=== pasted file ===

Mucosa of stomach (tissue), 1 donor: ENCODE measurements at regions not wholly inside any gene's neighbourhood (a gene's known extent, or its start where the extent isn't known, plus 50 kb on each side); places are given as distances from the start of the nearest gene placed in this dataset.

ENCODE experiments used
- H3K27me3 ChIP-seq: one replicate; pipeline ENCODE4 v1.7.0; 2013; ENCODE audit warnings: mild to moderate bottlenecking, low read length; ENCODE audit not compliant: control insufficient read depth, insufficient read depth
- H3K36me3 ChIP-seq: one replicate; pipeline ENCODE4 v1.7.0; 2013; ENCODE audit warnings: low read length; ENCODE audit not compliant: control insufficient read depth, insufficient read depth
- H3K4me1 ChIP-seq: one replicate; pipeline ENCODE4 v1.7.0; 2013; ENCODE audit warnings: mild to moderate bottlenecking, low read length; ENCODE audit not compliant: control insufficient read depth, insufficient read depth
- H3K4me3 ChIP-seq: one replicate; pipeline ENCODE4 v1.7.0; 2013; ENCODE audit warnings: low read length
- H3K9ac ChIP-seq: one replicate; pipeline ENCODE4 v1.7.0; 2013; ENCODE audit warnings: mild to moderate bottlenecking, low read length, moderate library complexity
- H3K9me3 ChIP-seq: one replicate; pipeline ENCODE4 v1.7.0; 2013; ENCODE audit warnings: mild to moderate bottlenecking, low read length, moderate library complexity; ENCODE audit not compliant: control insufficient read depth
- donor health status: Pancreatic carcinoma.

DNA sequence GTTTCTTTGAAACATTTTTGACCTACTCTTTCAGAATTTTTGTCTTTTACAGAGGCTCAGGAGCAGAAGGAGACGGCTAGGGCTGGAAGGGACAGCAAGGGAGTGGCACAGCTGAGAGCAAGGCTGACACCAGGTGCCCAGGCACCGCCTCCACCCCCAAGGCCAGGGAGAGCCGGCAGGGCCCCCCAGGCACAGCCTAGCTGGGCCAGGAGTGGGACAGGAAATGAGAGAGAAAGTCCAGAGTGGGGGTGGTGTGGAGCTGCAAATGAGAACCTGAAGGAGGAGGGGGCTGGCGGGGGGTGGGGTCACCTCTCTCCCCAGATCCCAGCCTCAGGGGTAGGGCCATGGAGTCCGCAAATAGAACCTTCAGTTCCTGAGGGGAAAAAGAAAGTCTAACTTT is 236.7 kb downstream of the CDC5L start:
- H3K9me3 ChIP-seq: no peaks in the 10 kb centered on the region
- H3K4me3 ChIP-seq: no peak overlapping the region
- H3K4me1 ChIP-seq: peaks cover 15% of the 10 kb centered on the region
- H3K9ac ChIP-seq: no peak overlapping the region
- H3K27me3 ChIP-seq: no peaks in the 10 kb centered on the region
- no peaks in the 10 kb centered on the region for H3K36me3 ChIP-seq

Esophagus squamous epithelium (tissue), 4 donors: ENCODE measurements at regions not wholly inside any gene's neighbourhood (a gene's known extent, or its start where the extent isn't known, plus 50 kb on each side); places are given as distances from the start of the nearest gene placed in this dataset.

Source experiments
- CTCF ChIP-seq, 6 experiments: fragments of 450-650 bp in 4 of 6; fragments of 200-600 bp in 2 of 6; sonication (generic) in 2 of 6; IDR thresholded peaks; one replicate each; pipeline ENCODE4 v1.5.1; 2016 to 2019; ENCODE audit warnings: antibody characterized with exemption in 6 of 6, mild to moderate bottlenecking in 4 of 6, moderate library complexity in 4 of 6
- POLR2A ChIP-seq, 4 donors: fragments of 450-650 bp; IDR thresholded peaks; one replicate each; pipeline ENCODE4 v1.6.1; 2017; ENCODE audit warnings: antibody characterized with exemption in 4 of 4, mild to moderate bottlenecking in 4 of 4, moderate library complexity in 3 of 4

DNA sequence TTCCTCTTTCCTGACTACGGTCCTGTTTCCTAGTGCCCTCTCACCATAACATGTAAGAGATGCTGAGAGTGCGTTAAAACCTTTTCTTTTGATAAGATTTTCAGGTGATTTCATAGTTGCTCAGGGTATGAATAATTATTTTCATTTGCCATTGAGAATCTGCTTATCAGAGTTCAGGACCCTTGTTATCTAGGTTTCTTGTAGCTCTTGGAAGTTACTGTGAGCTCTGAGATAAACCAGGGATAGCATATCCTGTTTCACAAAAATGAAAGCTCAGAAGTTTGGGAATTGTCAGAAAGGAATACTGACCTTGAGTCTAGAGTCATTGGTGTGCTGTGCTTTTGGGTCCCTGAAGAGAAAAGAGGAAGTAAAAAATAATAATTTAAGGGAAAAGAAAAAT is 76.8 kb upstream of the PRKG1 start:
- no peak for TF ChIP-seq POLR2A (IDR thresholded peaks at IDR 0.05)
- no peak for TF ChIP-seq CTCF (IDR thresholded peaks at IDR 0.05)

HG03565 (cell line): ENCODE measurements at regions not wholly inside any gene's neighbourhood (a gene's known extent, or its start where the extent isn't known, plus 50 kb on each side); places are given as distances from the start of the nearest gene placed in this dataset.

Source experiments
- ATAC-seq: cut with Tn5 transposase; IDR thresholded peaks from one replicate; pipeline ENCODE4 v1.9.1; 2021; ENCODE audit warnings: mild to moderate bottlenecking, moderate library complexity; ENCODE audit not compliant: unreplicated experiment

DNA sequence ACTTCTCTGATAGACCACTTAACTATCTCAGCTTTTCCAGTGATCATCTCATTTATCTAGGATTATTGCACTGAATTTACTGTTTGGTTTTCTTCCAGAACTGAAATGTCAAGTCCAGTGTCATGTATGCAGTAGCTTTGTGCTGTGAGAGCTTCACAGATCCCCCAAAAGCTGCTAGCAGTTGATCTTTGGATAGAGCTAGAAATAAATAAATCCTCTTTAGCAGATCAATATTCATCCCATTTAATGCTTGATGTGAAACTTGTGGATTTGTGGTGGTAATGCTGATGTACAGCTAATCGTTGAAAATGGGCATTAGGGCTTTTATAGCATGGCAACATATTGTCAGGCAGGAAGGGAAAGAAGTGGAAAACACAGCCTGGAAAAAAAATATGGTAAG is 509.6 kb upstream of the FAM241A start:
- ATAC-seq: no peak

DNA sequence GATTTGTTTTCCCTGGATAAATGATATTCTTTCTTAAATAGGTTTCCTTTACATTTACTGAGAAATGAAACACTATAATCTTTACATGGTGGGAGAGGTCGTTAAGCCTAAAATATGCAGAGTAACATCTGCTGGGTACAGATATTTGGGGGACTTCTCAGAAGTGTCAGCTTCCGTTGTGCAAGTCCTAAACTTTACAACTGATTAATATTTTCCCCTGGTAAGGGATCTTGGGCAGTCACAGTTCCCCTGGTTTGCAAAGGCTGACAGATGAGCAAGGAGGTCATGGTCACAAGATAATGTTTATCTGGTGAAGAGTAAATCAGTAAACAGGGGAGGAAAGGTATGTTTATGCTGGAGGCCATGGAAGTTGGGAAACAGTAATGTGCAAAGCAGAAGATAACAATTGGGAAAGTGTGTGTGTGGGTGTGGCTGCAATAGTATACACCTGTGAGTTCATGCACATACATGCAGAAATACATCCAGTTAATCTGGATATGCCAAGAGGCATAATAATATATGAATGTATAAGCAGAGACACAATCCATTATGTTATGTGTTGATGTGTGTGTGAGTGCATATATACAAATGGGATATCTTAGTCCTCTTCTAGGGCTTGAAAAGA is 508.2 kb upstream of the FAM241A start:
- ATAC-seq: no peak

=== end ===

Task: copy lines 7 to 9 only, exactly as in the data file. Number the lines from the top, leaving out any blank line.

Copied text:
- H3K9ac ChIP-seq: one replicate; pipeline ENCODE4 v1.7.0; 2013; ENCODE audit warnings: mild to moderate bottlenecking, low read length, moderate library complexity
- H3K9me3 ChIP-seq: one replicate; pipeline ENCODE4 v1.7.0; 2013; ENCODE audit warnings: mild to moderate bottlenecking, low read length, moderate library complexity; ENCODE audit not compliant: control insufficient read depth
- donor health status: Pancreatic carcinoma.